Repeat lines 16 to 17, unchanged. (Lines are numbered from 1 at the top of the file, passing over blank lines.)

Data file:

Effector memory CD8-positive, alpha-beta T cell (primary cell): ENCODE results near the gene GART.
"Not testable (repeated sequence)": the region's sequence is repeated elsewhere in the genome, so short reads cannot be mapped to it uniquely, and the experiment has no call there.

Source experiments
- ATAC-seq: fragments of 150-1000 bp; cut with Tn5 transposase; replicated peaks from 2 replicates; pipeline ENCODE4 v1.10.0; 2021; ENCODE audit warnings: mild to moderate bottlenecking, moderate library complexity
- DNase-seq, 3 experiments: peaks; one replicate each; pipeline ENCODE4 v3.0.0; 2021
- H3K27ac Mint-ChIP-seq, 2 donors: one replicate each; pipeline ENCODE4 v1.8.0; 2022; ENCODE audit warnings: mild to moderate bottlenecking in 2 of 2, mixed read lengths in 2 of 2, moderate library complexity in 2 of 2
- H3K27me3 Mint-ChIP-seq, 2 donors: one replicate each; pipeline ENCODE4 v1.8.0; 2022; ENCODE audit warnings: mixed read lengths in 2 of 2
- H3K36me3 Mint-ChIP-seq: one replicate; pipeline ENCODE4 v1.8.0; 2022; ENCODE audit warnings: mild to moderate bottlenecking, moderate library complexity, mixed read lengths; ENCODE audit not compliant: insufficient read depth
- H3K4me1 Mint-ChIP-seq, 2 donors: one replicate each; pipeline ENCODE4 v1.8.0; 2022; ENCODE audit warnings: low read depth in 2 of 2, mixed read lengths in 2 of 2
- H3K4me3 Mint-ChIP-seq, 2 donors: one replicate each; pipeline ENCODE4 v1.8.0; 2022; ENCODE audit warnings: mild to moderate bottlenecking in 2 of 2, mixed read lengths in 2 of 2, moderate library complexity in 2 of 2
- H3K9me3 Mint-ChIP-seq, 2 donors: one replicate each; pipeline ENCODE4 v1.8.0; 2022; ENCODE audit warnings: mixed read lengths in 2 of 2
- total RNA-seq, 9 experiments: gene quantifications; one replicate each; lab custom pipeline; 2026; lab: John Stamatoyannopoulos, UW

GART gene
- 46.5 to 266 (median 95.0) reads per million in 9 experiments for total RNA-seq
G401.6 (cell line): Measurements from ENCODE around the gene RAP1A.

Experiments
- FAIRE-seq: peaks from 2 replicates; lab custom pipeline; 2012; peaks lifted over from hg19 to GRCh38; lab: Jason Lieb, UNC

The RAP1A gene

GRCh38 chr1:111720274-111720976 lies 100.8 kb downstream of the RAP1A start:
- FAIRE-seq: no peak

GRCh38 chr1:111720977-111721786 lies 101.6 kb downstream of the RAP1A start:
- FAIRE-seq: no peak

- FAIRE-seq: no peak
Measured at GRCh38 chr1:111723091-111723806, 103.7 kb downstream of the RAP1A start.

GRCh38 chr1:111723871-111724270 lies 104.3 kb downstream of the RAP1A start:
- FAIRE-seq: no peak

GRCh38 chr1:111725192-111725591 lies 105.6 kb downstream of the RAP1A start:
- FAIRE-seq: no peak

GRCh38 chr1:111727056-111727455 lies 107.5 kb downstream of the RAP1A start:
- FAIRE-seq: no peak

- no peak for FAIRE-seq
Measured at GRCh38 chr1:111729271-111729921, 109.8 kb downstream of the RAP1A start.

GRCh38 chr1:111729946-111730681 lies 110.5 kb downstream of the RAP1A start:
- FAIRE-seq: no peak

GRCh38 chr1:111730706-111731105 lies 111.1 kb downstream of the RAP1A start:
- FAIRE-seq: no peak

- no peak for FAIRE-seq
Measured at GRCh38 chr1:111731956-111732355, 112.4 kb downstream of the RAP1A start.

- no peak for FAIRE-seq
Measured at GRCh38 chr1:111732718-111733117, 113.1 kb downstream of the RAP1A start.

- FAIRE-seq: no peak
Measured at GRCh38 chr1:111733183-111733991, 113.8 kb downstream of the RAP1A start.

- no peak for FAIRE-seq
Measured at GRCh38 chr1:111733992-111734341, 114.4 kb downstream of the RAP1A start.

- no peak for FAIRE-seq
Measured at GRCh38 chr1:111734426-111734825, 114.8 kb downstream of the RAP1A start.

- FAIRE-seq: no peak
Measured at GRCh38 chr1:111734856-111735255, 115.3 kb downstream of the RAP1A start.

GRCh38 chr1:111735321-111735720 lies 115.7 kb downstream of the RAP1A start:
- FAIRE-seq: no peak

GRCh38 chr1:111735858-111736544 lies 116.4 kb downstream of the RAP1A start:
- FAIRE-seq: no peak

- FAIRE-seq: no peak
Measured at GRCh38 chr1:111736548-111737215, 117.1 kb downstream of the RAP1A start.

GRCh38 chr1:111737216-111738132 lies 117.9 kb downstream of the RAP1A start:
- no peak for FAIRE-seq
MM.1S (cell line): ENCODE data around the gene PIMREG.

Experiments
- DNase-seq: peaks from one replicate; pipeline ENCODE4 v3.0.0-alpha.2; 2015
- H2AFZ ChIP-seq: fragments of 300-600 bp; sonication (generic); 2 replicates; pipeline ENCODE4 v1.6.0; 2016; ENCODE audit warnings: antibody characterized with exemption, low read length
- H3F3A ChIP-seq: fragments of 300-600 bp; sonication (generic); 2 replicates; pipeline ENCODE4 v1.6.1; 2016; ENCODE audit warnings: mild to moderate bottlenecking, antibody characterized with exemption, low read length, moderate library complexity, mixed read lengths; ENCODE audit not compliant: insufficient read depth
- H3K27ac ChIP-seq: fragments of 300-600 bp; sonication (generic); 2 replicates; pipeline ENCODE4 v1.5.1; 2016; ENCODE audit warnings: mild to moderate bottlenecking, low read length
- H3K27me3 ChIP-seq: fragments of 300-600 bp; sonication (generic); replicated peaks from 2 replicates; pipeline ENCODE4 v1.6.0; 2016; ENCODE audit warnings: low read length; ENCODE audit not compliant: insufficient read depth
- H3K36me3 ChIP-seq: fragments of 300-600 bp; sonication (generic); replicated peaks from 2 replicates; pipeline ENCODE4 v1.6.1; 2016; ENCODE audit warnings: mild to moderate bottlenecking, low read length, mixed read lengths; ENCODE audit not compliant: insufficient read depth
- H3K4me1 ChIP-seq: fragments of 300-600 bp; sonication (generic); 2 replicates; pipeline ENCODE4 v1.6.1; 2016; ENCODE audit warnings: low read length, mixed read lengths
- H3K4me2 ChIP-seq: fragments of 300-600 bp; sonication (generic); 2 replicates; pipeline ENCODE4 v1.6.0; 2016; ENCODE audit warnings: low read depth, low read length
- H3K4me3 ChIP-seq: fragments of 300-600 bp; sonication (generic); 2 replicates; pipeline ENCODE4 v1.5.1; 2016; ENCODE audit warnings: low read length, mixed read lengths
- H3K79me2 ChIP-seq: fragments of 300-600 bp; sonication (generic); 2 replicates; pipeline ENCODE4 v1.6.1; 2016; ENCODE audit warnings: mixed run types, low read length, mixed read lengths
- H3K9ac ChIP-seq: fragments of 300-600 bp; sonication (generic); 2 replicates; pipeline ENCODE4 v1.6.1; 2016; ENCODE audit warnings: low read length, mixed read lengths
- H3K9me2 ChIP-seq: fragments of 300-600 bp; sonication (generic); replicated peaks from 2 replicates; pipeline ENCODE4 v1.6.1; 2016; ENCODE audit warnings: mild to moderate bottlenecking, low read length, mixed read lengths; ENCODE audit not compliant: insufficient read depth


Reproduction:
Experiments
- FAIRE-seq: peaks from 2 replicates; lab custom pipeline; 2012; peaks lifted over from hg19 to GRCh38; lab: Jason Lieb, UNC